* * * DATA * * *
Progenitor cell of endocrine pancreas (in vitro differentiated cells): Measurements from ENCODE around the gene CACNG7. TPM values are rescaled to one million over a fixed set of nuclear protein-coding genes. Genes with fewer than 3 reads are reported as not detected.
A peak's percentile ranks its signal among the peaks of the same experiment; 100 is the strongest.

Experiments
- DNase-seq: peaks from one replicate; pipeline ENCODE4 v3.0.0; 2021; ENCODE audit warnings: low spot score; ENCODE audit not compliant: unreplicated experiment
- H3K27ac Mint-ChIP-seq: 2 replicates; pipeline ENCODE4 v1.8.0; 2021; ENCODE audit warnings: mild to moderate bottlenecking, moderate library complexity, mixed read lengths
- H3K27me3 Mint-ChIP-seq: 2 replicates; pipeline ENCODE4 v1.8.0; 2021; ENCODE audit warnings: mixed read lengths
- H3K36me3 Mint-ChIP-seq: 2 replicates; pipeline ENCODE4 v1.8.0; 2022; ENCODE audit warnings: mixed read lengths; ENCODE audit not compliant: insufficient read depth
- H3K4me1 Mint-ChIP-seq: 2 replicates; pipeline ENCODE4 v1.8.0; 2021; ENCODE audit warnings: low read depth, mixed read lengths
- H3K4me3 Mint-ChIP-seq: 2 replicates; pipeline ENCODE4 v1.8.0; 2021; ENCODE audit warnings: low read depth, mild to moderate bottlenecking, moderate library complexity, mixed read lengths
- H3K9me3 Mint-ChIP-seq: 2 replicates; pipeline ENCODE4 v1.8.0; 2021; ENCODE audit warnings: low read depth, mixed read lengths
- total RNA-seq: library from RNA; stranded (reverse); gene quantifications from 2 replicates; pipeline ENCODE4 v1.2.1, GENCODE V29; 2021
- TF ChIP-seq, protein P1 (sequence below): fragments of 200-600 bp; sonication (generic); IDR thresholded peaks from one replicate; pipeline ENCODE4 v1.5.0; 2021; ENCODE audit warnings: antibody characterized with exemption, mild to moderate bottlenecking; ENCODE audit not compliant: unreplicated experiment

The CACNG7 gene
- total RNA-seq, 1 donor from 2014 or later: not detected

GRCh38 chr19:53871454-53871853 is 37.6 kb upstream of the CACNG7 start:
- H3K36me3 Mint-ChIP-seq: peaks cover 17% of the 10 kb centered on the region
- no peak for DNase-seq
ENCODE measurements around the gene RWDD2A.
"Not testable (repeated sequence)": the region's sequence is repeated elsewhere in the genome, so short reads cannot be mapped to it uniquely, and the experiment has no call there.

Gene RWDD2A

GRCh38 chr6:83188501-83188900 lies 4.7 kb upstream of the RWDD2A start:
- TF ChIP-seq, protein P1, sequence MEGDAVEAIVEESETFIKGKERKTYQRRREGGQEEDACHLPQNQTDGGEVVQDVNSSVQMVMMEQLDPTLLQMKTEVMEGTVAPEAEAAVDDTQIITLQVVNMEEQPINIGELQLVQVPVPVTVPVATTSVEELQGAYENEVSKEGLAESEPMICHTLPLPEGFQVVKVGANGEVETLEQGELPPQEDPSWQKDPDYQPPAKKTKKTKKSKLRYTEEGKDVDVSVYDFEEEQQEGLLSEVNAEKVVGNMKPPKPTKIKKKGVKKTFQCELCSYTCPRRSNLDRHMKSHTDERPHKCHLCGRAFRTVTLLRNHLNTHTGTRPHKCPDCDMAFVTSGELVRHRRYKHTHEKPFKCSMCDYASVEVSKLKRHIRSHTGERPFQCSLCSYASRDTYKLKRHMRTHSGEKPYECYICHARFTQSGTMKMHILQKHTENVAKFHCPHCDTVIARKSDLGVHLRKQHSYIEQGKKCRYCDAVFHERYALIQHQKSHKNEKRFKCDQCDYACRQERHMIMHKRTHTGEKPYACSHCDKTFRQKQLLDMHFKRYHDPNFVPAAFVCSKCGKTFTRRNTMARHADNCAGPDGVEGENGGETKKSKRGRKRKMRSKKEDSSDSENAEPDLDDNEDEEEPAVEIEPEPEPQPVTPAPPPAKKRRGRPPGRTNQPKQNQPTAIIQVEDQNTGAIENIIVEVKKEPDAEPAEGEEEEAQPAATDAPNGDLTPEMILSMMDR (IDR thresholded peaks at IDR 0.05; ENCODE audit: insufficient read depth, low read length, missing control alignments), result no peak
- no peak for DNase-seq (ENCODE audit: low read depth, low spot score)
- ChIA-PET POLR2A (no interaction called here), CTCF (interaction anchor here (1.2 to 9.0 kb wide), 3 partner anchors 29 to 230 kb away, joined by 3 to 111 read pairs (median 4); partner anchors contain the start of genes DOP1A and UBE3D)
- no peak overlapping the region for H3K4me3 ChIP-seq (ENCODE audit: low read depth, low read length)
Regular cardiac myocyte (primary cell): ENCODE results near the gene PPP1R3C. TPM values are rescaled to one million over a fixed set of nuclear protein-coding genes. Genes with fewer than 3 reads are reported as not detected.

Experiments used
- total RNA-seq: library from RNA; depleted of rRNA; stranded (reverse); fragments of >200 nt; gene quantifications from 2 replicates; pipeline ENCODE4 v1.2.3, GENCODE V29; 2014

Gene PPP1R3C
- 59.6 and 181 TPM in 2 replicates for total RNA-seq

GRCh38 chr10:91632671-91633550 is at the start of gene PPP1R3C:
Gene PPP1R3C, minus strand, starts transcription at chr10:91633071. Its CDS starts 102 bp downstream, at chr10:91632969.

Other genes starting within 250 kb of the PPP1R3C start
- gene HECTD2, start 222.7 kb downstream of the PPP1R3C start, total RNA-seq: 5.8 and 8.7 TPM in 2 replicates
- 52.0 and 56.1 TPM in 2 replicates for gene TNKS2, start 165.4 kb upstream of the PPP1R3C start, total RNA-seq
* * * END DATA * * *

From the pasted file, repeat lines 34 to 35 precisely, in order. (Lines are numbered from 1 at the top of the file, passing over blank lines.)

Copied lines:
- gene HECTD2, start 222.7 kb downstream of the PPP1R3C start, total RNA-seq: 5.8 and 8.7 TPM in 2 replicates
- 52.0 and 56.1 TPM in 2 replicates for gene TNKS2, start 165.4 kb upstream of the PPP1R3C start, total RNA-seq